Same monster? Nearby couple’s dog skinned, filleted just weeks before Idaho students were butchered

The brutal slaughter of four University of Idaho students just took on an even more sinister air, if that’s possible, with the news that, just weeks before the murders and just three miles away, an elderly couple’s beloved pet dog, Buddy, was skinned and filleted, sparking fears that the same sick monster is responsible for both ghastly attacks.

Pam Colbert, 78, and her husband, Jim, 73, let Buddy, a rescued Mini Australian Shepherd, out of their Moscow, Idaho, home on October 21.

“We let Buddy out and somebody must have been waiting out there. Bud never leaves the yard but this person grabbed Buddy,” Pam told the Daily Mail.

The couple has, for 39 years, lived in their quiet home, which is set on 10 acres of rural land.

“We always leave our doors open and he didn’t come back in,” Pam said. “Later that night, Jim went out calling him and couldn’t find him. Friends came up and started looking for him and eventually found him.”

The heartbreaking discovery was bone-chilling.

“It was like a deer that someone had hunted,” Pam said. “They cut him around the neck and just skinned him. His little legs had fur and his little face had fur, but the rest of him was just skinned.”

“The other side of him was as though they had filleted him like they were about to eat him,” she recalled. “It was terrible. Unbelievable. They cut him like you filet a fish. We found his collar, but we didn’t find the pelt.”

The couple called the Sheriff’s Department, and a Latah County Sheriff’s Deputy later confirmed that Buddy’s killer was, indeed, a human.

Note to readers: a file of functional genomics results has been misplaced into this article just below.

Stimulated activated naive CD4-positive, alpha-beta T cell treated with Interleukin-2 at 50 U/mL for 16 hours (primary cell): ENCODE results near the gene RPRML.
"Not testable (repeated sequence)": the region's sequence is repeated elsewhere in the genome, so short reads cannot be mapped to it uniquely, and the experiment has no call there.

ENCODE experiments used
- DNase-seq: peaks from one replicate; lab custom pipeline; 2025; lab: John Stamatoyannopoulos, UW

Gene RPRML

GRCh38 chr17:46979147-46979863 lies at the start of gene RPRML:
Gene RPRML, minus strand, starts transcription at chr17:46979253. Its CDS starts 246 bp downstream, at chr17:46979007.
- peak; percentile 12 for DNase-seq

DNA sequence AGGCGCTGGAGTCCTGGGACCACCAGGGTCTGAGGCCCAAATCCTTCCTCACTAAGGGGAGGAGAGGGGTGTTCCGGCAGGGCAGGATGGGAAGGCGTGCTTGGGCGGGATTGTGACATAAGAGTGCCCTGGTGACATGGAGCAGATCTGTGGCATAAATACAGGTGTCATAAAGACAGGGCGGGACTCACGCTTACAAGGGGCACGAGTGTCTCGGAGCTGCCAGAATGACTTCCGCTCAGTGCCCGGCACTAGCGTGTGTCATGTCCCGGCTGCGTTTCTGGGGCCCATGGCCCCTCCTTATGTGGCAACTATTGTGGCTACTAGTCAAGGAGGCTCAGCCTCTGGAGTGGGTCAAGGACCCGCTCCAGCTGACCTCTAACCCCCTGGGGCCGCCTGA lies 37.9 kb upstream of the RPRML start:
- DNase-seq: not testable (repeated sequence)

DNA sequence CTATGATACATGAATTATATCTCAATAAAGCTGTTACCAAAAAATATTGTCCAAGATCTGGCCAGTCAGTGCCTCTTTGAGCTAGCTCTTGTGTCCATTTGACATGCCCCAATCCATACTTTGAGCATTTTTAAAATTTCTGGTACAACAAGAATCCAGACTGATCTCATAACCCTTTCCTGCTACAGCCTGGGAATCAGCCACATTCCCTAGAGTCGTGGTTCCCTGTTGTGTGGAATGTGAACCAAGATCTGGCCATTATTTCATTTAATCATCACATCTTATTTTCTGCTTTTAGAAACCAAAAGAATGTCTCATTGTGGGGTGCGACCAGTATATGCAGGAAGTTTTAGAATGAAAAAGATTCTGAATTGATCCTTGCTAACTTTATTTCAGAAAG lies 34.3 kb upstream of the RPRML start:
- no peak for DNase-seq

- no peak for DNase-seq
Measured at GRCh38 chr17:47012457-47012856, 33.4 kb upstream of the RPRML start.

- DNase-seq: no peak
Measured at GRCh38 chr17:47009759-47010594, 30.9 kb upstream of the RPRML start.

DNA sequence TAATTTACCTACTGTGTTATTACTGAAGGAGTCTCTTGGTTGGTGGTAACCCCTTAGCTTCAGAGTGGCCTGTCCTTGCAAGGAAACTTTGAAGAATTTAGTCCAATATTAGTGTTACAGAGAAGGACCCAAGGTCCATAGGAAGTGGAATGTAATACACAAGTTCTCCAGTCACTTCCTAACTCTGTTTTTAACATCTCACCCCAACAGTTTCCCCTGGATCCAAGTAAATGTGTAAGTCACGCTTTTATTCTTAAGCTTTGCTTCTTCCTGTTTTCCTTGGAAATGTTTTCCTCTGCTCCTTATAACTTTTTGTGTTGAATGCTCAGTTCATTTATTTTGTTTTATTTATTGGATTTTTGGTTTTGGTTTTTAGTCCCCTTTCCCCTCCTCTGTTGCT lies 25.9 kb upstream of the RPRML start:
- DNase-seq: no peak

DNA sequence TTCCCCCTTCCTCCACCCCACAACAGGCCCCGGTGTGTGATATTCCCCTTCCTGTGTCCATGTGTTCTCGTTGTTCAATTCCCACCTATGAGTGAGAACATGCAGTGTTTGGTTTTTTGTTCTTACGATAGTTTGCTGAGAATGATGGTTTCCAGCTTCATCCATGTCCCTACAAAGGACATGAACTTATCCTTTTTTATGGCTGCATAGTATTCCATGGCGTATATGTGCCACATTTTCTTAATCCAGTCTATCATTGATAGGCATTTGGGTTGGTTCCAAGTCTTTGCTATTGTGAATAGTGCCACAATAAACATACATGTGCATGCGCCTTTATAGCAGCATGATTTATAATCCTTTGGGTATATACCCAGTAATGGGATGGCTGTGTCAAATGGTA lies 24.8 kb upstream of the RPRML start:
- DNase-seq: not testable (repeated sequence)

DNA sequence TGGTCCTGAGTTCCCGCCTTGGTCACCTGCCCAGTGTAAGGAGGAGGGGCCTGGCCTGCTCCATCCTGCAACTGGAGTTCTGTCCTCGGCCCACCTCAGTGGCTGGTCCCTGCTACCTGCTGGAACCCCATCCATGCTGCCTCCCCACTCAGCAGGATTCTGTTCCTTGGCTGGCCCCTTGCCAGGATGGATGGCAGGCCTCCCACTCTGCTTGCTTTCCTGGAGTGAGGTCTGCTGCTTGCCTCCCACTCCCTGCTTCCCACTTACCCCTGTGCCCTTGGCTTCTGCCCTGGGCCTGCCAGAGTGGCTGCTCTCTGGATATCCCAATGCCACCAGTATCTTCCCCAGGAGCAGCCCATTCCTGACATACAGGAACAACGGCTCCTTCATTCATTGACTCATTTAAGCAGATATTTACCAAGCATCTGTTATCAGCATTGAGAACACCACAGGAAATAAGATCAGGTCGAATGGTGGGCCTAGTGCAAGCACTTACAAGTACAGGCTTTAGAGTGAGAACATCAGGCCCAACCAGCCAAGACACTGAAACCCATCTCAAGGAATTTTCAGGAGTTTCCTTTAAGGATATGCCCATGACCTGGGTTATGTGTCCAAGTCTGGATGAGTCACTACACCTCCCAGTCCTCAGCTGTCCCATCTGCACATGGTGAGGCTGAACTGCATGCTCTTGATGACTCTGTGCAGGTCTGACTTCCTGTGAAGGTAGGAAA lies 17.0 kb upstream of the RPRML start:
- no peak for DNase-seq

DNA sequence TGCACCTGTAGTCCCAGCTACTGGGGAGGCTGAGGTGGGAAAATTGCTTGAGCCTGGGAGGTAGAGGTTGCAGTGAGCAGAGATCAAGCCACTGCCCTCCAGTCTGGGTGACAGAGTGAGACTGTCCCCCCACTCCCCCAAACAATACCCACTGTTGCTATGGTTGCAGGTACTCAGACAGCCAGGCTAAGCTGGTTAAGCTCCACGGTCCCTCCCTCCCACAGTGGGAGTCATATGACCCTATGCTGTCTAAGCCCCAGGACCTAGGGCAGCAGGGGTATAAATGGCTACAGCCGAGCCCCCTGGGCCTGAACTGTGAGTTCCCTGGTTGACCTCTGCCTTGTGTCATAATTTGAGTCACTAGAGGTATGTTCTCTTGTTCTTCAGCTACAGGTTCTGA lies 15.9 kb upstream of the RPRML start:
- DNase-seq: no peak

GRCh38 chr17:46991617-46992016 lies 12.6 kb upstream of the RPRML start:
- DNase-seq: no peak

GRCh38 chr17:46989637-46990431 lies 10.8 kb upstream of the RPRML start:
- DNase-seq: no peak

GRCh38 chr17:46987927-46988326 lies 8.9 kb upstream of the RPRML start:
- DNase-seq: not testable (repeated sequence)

Just weeks later, on November 13, the bodies of students Ethan Chapin, 20; Kaylee Goncalves, 21; Xana Kernodle, 20; and Madison Mogen, 21, were found at a scene so grisly, blood was actually seeping from the home in which they were slain.

While the Colberts can’t help but wonder if the two incidents are connected, police are reportedly investigating them separately.

To make matters worse, shortly before Buddy’s death, Jim discovered a rabbit near his home that had been mutilated, its scalp and ears sheared off.

“It had the head sliced right open and you could see the brain,” Jim said.

That, too, seemed to be the work of a human, according to police. A Deputy told the Colberts that they are taking Buddy’s death “very seriously,” adding that “this kind of stuff just doesn’t happen.”

Though the police are not officially connecting the two incidents, the small community is, understandably, on edge.

The Colberts’ neighbor, Clint Hughes, took to Facebook, posting that the Colberts’ “sweet little dog was skinned like a deer.”

“No animal did this,” Hughes said. “Our dog is bigger and was so anxious about the same time that he tore his bed up into a thousand pieces. Also, our cat has been missing for the last couple of days.”

In January 2016, the FBI announced its National Incident-Based Reporting System (NIBRS) began tracking cases of animal cruelty, noting that animal abuse is often a precursor to more sadistic crimes, according to the FBI’s website.

“If somebody is harming an animal, there is a good chance they also are hurting a human,” said John Thompson, deputy executive director of the National Sheriffs’ Association. “If we see patterns of animal abuse, the odds are that something else is going on.”

Melissa Fine


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